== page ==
A brief history of women’s equality in Canada:
In 1929, the Supreme Court of Canada declared that women can be recognized as persons under the law, “their Lordships have come to the conclusion that the word “persons” in sec. 24 includes members both of the male and female sex”.
Since then, the Canadian Human Rights Act (1985) has been clear that:
-“prohibited grounds of discrimination are race, national or ethnic origin, colour, religion, age, sex….”
– “where the ground of discrimination is pregnancy or childbirth, the discrimination shall be deemed to be on the ground of sex.”
-“For greater certainty, sex does not constitute a reasonable factor justifying a difference in wages.” (The wage gap in North America has been refuted over and over by economists. Women are free to study and pursue any career they desire, with equal pay for equal work.)
International Women’s Day is the kind of “holiday” that makes sense when we talk about the inequality of women in the developing world. In the countries where women can’t vote, or drive, go to school or hold property simply because they are female. These discriminations are obvious injustices that deserve to be combatted at every turn. All human beings, regardless of chromosomal make-up, are equal because we are human beings. It is lucky to live in a country, like Canada, where women are equal, where we can fight against the inequality and injustice that women in devoloping countries suffer from.
However, inequality does exist in Canada. The type of inequality that exists in Canada, however, is not the kind that women fight against. In fact, this inequality is something that women are vocally fighting for.
In Canada the inequality is in the womb.
Canada has no laws protecting a female fetus, a human fetus, from being aborted simply for being female when the parents would rather a male. Nor do we have laws that protect a preborn child from being a victim of crime.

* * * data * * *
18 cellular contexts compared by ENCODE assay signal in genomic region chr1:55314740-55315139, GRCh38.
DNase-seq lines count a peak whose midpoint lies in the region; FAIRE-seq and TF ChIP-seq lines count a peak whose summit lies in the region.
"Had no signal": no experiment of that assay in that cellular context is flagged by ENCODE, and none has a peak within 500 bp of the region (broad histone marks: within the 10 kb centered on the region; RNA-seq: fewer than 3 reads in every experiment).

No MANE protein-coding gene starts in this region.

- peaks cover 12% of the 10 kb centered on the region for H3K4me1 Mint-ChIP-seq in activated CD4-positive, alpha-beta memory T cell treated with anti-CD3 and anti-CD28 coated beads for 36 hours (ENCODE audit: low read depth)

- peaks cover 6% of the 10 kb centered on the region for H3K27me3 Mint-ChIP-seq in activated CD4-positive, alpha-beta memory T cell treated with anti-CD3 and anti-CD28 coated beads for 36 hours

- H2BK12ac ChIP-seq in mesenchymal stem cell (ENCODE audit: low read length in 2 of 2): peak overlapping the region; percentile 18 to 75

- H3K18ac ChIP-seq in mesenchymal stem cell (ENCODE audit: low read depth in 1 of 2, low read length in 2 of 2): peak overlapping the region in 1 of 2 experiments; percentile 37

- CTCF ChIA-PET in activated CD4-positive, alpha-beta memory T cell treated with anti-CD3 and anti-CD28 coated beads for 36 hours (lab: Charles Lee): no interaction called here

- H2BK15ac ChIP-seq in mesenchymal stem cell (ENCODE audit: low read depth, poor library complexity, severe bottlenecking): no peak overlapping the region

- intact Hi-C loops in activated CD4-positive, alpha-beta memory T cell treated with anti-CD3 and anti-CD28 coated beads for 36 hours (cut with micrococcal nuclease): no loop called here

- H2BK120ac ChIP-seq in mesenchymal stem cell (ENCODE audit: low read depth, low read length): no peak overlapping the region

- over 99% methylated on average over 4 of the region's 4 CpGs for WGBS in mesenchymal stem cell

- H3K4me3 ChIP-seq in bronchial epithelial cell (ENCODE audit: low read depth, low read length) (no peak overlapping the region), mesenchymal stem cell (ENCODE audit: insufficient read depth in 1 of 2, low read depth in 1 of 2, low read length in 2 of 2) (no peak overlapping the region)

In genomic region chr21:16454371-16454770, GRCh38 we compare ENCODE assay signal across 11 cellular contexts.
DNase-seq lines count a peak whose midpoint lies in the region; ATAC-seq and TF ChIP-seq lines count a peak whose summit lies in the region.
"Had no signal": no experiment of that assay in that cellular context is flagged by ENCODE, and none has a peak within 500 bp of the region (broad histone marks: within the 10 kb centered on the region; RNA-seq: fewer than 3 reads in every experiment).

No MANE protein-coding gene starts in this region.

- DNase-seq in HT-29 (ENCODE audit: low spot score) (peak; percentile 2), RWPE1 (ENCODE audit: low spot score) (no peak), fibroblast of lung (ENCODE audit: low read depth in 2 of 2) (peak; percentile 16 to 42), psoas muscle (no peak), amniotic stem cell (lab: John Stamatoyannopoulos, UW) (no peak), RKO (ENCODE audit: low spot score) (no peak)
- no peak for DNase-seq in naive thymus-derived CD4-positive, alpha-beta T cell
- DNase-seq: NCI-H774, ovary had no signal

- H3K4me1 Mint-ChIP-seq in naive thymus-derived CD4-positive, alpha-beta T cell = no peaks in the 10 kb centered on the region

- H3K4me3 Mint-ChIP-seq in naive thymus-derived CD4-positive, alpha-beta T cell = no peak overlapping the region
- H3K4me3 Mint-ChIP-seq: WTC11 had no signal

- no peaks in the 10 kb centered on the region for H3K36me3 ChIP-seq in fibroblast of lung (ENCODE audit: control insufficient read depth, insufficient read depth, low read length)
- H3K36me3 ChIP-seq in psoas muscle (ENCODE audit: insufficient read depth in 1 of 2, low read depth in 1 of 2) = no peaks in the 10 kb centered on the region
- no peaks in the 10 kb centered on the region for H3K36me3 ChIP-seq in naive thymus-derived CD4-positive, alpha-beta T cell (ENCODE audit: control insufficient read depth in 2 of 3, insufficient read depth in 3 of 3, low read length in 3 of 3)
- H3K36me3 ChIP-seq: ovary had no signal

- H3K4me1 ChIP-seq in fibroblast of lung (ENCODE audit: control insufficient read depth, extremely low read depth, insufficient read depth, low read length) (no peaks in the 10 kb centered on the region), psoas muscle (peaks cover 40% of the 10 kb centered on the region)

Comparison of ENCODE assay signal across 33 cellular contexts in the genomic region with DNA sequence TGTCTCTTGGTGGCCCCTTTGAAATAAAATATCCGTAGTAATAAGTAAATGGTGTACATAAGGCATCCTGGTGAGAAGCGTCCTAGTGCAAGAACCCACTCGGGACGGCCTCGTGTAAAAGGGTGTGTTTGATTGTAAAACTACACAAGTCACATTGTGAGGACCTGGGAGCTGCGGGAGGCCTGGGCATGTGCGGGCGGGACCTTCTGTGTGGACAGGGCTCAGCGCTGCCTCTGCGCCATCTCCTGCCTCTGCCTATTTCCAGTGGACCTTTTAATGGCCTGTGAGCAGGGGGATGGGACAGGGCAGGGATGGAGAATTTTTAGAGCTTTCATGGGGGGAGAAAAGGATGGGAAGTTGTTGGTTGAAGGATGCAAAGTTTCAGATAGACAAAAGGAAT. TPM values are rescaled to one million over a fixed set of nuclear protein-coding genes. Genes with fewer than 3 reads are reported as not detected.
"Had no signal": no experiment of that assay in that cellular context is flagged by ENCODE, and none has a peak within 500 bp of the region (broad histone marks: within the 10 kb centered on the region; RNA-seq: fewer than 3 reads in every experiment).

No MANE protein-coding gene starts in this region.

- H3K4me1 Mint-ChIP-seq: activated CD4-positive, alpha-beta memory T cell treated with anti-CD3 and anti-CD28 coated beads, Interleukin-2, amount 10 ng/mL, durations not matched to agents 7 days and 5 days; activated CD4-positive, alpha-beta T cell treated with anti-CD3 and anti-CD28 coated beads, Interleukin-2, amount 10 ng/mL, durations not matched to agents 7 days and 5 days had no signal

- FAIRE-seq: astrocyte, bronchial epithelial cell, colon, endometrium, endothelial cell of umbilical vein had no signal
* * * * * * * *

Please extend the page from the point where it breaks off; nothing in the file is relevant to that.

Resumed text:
When a female fetus is aborted because it is a female, we have failed women.
When a pregnant woman can be killed with no recognition that her preborn child was killed as well, we have failed women.
When we try to force abortion on the developing world as the cure-all answer, we have failed women.
When the only reproductive health care treatments we can offer women is abortion or the pill, we have failed women.
Women deserve to live in a world where the ability to bear children is recognized as a power, not a flaw. “Abortion is,” as Alice Paul said, “the ultimate exploitation of women.” It is time that those behind International Women’s Day acknowledge that women will never be equal until abortion is eradicated.
“I am at once a physician, a citizen, and a woman, and I am not willing to stand aside and allow the concept of expendable human lives to turn this great land of ours into just another exclusive reservation where only the perfect, the privileged, and the planned have the right to live.” — Dr. Mildred Jefferson, first black woman admitted to Harvard Medical School (she graduated in 1951)
“The gross perversion and destruction of motherhood by the abortionist filled me with indignation, and awakened active antagonism.” – Dr. Elizabeth Blackwell, first woman to earn a medical degree